Sunday, February 7, 2010

Choosing Freshwater Trout and Char for the Table

Seafood lovers and chefs around the world often choose trout and char as a main course. This special family of fish are found worldwide in freshwater and saltwater environments. Some trout and char are anadromous; they are spawned in rivers and streams, then migrate to the ocean, returning to freshwater only to spawn.

Arctic char are beautiful fish are found in both freshwater and saltwater in Arctic, sub-Arctic and alpine lakes and coastal waters. Char are found in the Canadian Arctic, the United Kingdom, Northern Europe, Scandinavia and Russia. Other names for this fish include, charr, goletst,  iqaluk or tariungmiutaq.

Brook trout are gray, with patterns of red, yellow and orange, topped off with cream spots and white tipped fins. They are typically smaller than other trout. Brook trout are typically 7-12 inches in length, but sometimes reach sizes of 18 inches or more.

Brown trout vary color from silvery with few spots and a white belly, to the typical brown fading to creamy white on the fish's belly, with medium-sized spots surrounded by lighter coloration. The silver forms of brown trout are sometimes mistaken for rainbow trout. Brown trout are native to Europe and Asia but has been stocked successfully in the North America and other regions. Sea trout (S. trutta morpha trutta) are fish of the same species that adopt an anadromous lifestyle. Brown trout art is very popular, both in its native countries as well as in North American culture.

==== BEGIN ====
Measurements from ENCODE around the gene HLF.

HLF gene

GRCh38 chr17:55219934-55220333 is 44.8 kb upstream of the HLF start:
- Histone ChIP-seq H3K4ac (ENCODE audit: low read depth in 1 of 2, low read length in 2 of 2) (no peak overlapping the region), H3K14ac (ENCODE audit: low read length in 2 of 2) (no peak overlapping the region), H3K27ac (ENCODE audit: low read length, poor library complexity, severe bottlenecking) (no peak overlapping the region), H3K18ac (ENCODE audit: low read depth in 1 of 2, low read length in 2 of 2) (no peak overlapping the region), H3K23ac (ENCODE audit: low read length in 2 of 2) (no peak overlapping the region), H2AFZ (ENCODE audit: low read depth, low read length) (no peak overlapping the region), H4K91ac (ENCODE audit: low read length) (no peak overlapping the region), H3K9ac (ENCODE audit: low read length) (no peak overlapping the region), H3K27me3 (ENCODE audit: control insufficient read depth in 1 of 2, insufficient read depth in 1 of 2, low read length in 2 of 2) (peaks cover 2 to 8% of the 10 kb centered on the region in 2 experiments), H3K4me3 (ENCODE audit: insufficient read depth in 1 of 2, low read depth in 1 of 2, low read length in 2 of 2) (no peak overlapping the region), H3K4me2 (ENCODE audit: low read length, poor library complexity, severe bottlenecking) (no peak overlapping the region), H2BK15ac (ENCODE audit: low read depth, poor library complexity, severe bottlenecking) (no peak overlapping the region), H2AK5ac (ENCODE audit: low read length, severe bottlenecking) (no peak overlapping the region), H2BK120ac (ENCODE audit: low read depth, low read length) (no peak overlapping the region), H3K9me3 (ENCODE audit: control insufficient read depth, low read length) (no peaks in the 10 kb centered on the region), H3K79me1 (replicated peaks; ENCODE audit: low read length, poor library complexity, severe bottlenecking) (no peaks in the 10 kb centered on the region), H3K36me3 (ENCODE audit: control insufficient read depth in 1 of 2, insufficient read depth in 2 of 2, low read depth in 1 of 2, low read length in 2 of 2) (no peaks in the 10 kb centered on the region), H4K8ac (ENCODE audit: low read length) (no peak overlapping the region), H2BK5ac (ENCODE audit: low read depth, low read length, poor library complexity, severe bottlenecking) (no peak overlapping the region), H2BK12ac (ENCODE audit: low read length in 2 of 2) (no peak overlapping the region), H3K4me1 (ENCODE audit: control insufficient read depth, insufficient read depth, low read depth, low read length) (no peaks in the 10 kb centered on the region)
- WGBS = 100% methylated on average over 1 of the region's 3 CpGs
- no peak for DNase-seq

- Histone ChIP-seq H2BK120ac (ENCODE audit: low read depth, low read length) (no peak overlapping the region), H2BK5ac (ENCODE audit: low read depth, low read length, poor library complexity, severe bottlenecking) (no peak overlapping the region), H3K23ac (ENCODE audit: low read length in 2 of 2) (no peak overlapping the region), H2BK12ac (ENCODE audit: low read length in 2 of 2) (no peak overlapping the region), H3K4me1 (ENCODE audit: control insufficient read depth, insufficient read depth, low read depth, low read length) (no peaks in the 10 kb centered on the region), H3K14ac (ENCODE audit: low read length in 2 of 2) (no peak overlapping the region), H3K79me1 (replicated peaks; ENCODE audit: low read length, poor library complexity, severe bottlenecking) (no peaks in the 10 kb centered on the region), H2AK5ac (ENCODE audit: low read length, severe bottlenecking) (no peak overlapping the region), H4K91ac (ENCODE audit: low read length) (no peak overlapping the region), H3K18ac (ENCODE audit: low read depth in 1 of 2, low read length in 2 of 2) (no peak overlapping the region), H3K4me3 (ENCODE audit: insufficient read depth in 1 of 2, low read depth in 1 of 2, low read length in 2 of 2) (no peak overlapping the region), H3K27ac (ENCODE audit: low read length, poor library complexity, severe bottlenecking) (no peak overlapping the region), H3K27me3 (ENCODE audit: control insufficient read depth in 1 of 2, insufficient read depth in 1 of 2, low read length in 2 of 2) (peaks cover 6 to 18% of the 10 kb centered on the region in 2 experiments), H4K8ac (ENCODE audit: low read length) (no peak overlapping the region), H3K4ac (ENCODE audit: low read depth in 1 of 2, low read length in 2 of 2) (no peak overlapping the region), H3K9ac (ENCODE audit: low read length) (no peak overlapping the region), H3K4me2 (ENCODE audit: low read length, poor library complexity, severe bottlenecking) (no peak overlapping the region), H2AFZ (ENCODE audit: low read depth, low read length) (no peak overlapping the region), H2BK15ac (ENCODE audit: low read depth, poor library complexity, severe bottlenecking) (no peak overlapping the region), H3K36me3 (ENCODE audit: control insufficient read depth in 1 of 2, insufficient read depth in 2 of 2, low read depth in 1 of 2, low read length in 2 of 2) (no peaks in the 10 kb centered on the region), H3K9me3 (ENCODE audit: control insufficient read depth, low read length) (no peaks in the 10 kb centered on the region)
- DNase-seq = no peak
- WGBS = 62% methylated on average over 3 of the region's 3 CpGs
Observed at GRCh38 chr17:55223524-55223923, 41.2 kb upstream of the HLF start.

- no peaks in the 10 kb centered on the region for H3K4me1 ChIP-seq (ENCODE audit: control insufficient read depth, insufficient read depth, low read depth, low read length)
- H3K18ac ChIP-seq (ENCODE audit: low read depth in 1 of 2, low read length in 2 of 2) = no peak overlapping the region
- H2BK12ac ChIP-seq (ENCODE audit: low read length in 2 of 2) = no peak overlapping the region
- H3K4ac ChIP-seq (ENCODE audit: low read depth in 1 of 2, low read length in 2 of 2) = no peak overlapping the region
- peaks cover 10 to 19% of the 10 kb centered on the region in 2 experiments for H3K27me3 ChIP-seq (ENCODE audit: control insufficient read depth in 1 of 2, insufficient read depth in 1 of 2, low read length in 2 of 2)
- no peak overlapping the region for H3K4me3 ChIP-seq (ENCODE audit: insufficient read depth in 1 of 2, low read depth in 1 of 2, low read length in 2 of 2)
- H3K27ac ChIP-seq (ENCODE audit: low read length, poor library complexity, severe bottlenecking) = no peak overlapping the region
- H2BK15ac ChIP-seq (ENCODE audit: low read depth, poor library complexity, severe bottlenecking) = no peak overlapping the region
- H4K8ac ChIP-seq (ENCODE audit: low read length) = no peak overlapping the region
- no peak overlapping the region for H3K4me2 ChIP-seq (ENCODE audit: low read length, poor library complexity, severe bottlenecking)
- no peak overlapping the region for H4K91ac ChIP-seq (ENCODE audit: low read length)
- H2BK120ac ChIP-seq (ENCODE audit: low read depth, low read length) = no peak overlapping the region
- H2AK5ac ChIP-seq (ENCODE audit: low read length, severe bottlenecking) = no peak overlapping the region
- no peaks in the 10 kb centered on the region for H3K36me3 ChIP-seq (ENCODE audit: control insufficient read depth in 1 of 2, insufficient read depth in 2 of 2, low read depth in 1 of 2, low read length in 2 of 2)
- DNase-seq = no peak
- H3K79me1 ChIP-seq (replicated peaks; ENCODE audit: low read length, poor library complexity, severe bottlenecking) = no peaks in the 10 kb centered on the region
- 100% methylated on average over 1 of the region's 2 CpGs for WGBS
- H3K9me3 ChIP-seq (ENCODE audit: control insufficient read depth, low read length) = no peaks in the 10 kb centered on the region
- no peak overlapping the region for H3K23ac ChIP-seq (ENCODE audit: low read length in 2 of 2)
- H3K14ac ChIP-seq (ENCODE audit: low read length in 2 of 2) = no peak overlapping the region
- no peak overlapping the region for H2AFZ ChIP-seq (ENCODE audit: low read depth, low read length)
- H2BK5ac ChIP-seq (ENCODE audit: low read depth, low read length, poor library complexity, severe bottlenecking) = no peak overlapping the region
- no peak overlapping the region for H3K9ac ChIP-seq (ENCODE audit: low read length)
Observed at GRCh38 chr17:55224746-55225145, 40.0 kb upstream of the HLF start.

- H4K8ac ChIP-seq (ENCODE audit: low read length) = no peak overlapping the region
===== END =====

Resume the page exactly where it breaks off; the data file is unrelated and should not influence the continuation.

Lake trout are another freshwater trout, belonging to the salmonine genus; distinct from the "true" trout and salmon. Lake trout have small, light, irregular shaped spots on a silvery-to-dark background although color can vary considerably depending on seasons and local conditions. Male and female lake trout are similar, with males having a slightly longer and more pointed snout. Lake trout can be distinguished from other char species by the absence of pink spots and their deeply forked tail. They average one to three pounds, but  occasionally exceed 25 pounds.

Rainbow trout are one of the most respected and sought after game fish of North America. These colorful trout are native to western North America from the Aleutian Islands to northern Mexico, but have been widely introduced to waters throughout North America and the rest of the world. A typical life cycle of this species begins with a stream for spawning followed by a larger body of water for maturation. The flesh of rainbow trout which has a distinctive flavor is often cooked with head and fins intact, which makes for an appealing presentation.

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